Like everyone with type 1 diabetes and almost half of the people with type 2, my wife uses insulin to control her diabetes. When we vacation, we always used to make sure that our room has a refrigerator or at least had ice that we could use to keep the insulin cold, but not freezing.
Several years ago I wrote about a trip that we took to the Russian River area of Northern California. “My wife insisted that we get a kitchenette so she could refrigerate the insulin,” I wrote. “The kitchenette with its refrigerator wasn’t necessary, as we later realized. We could have used an insulin carrying case that included a cold pack.”
In that article I mentioned the Frio Cooling Wallet. It’s rated to keep insulin safe for 45 hours even when it is 100 degrees Farenheit.
We never bought a Frio. And now we know that we usually don’t need a refrigerator, ice, or a Frio for my wife’s insulin.
A little item about “Insulin and Refrigeration” in the summer 2006 issue of BD Update set us straight. BD is Becton, Dickinson and Company, the high quality – and high cost – manufacturer of insulin needles. You can to register to receive BD Update by calling the BD Consumer Services Department toll free at 1-888-232-2737, Monday through Friday from 9 a.m. to 5 p.m.
My wife uses only BD needles for the Lantus and Humalog that she takes. I use only their needles for my Byetta.
BD says that it isn’t always necessary for us to refrigerate insulin. We can store vials of insulin at room temperature – from 59 degrees Farhenheit to 85 degrees Fahrenheit (15 degrees Celsius to 30 degrees Celsius) – for up to 28 days. This applies to either opened or unopened vials.
This surprised us so much that I checked the prescribing information for several of the most common insulins. My wife uses Lantus, a basal insulin that has quickly become the most prescribed insulin in the U.S. Its site confirms what BD says.
The other insulin that my wife uses is Humalog, a fast acting insulin taken with meals. Its prescribing information shows the same temperature range.
Levemir, the other very long acting insulin, has similar requirements. Its prescribing information says that may be used for up to 42 days if it is kept below 86 degrees Fahrenheit.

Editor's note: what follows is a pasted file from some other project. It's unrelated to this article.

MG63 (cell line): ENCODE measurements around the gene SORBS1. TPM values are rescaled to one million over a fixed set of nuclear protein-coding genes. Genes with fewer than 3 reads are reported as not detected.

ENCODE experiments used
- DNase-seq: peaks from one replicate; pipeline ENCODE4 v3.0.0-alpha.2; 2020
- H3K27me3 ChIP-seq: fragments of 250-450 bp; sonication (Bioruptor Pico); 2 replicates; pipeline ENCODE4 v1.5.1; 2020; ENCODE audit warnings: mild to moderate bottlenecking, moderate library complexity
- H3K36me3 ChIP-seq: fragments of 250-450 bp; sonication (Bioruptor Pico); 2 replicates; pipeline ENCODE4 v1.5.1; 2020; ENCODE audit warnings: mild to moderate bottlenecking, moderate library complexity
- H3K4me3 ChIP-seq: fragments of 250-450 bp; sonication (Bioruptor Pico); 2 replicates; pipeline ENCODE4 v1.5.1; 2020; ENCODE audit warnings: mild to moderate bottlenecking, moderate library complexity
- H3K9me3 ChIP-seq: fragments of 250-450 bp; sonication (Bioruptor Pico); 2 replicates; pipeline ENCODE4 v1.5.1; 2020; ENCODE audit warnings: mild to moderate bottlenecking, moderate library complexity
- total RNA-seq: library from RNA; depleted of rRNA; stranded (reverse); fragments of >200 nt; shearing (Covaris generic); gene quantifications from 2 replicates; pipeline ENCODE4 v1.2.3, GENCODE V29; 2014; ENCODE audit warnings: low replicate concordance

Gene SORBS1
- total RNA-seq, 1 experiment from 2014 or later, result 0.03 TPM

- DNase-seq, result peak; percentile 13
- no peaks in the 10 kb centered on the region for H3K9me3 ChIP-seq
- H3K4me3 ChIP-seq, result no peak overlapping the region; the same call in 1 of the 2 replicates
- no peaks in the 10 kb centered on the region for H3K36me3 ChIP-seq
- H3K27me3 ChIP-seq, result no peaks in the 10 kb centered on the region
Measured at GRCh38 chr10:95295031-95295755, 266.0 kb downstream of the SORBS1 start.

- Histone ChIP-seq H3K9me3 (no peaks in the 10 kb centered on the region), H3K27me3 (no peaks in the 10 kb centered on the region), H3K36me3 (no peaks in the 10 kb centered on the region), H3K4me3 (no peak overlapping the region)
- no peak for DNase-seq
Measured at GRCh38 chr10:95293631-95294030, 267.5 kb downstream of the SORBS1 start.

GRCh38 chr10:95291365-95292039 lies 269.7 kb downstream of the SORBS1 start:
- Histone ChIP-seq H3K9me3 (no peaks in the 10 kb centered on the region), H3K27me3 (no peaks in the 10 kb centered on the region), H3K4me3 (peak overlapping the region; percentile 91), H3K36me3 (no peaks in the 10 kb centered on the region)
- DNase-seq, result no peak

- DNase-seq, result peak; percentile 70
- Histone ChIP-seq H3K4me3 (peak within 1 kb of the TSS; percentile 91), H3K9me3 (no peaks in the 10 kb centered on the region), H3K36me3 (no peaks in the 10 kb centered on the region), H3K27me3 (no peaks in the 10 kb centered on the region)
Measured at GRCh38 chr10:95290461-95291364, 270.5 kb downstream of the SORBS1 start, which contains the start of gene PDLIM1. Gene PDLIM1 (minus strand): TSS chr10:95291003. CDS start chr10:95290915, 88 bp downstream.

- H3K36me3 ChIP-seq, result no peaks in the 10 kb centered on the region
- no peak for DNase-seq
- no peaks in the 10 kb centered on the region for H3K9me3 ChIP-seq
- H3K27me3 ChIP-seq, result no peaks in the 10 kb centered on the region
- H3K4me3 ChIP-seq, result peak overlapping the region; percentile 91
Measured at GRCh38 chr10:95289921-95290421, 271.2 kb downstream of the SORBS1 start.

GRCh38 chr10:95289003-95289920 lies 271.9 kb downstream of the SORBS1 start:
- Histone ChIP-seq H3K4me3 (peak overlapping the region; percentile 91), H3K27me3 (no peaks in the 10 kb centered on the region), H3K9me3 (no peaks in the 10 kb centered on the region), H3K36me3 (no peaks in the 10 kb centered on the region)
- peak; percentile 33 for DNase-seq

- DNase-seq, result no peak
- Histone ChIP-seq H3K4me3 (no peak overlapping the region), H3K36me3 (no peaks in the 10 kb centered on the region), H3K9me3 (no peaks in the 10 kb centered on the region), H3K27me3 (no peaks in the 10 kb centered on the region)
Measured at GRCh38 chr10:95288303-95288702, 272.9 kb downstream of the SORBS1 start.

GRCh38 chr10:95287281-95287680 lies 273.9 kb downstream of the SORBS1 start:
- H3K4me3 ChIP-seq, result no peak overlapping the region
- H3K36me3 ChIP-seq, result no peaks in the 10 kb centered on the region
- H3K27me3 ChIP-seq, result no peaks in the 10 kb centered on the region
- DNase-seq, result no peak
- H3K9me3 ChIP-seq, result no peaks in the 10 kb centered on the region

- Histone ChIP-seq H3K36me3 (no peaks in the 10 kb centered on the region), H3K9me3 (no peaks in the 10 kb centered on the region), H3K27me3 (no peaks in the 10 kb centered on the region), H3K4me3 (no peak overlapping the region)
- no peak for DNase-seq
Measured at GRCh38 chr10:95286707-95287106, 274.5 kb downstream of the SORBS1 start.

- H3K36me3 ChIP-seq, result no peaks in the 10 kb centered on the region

Likewise for the older Humulin R insulin. If you can’t refrigerate it, you just need to keep it below 86 degrees Fahrenheit and away from heat and light.
But these are hardly the only types of insulin that people with diabetes use. I list and link the different types in “Insulin Web Sites, Part 12 of my On-line Diabetes Resources pages.
Be careful to follow the requirements of the insulin that you are using. For example, the prescribing information for the newest insulin, Apidra, says that opened or unopened vials or cartridges of Apidra should not get warmer than 77 degrees Fahrenheit (25 degrees Celsius).
And the temperature requirement for Byetta is even more stringent than that for Apidra. Byetta pens need to be kept at the narrow temperature range of 36 to 46 degrees Fahrenheit (2 to 8 degrees Celsius).
When travelling, Byetta will remain safe when not cooled for a maximum of 144 hours (total cumulative time) over the 30 day life of the pen up to just 77 degrees Fahrenheit. Maybe I should get a Frio Cooling Wallet after all.
Update to this Blog (8-31-06)
The manufacturer of Byetta, Amylin Pharmaceuticals, announced in its second quarter conference call that the company has new stability data for Byetta. They have determined that it is stable at room temperature for a full 30 days. They will soon submit this to the FDA for a label change.
This article is based on an earlier version of my article published by HealthCentral.
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